Your spinal cord is actually a complex bundle of nerves that are protected by a myelin sheath and the vertebrae that line your back. Because those nerves go to different parts of your body, not all spinal injuries have the same effect.
Knowing more about which region of the spinal cord is affected by accidental trauma is often the best way to understand what lies ahead and what to expect from treatment. Here are the basic areas in which spinal cord injuries occur:
1. The sacral spinal region
These injuries are near the bottom of the spine and are protected by the bones numbered S1 to S5. Nerves damaged in this area can affect the victim's groin, buttocks, back thighs and hips.
2. The lumbar spinal area
Injuries in the lumbar region are somewhat higher and are protected by the bones labeled L1 through L5. Injuries in this area usually affect a person's mobility to some degree. They may also be unable to control their bowel or bladder.
3. The thoracic spinal area
Injuries to a victim's thoracic area, in the area protected by the bones labeled T1 through T12, can have a wide range of problems. Generally speaking, the higher the damage, the less functional the individual's body will remain. The abdominal area, back and chest may all be affected. Victims are typically left in a wheelchair.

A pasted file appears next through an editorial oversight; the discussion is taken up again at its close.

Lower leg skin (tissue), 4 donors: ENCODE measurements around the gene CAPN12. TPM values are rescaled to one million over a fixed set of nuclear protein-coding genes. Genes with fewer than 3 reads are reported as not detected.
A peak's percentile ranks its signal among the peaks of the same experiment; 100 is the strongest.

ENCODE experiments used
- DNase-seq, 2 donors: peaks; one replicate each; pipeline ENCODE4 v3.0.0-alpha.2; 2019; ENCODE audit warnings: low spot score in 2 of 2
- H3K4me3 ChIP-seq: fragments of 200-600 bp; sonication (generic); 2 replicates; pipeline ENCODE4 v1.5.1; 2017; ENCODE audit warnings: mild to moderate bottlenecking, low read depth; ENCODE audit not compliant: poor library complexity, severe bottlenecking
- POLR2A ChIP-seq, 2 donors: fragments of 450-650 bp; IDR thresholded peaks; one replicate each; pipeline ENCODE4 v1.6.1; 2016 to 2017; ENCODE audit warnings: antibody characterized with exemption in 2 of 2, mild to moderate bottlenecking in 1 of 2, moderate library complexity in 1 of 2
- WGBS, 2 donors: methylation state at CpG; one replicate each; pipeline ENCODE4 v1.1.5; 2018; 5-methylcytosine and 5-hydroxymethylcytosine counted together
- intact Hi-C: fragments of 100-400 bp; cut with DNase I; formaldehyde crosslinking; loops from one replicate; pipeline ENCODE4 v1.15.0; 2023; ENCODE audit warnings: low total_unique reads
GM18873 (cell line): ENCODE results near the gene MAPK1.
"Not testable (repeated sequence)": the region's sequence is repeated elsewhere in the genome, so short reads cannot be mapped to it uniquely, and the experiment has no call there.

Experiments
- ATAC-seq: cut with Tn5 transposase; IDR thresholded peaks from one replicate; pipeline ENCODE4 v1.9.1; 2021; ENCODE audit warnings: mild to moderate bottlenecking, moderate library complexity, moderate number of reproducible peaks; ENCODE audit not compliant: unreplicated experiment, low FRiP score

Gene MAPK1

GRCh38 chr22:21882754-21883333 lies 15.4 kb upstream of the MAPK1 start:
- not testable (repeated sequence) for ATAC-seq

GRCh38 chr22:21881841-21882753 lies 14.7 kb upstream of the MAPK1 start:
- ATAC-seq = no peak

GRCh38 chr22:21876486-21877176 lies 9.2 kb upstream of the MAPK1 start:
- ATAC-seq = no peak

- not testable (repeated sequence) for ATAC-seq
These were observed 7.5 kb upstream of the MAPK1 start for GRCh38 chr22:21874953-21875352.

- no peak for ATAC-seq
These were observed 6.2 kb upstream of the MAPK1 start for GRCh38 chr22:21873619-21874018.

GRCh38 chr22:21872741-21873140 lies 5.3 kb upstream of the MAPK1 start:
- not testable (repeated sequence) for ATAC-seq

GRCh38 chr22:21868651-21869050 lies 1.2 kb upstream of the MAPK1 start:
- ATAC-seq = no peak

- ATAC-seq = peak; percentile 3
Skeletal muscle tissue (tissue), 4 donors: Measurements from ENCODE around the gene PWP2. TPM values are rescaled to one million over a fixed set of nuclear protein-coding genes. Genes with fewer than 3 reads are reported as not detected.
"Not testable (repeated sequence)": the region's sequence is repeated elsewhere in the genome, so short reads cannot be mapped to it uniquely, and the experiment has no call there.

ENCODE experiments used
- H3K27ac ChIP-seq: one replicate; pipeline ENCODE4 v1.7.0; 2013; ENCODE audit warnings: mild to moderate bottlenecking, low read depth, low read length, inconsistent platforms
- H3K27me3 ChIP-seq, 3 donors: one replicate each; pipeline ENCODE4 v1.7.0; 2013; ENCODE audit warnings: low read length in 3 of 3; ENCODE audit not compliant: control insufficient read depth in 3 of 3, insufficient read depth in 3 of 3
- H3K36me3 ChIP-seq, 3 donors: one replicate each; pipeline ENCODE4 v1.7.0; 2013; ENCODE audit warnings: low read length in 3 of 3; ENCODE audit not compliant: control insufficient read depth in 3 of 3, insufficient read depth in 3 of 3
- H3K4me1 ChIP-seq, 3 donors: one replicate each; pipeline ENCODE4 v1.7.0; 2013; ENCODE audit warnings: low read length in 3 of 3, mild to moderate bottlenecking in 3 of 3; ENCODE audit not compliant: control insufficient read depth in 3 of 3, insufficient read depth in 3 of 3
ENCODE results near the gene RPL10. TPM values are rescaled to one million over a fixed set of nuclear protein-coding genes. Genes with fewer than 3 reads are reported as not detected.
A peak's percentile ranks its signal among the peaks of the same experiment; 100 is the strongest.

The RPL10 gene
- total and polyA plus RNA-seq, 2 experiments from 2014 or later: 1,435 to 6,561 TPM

4. The cervical spinal region
A cervical spinal cord injury results in the most severe conditions. Depending on where the injury occurs (between the C1 bone and the C8 bone), the victim may be left with some ability to move his or her arms or shoulders or completely paralyzed and unable to breathe without a ventilator.
Spinal cord injuries are among the most catastrophic accidental injuries of all. If you or your loved one has been injured, it's important to understand all of your legal options. You may need a lifetime of support, so don't leave your fate in the hands of an insurance company adjuster.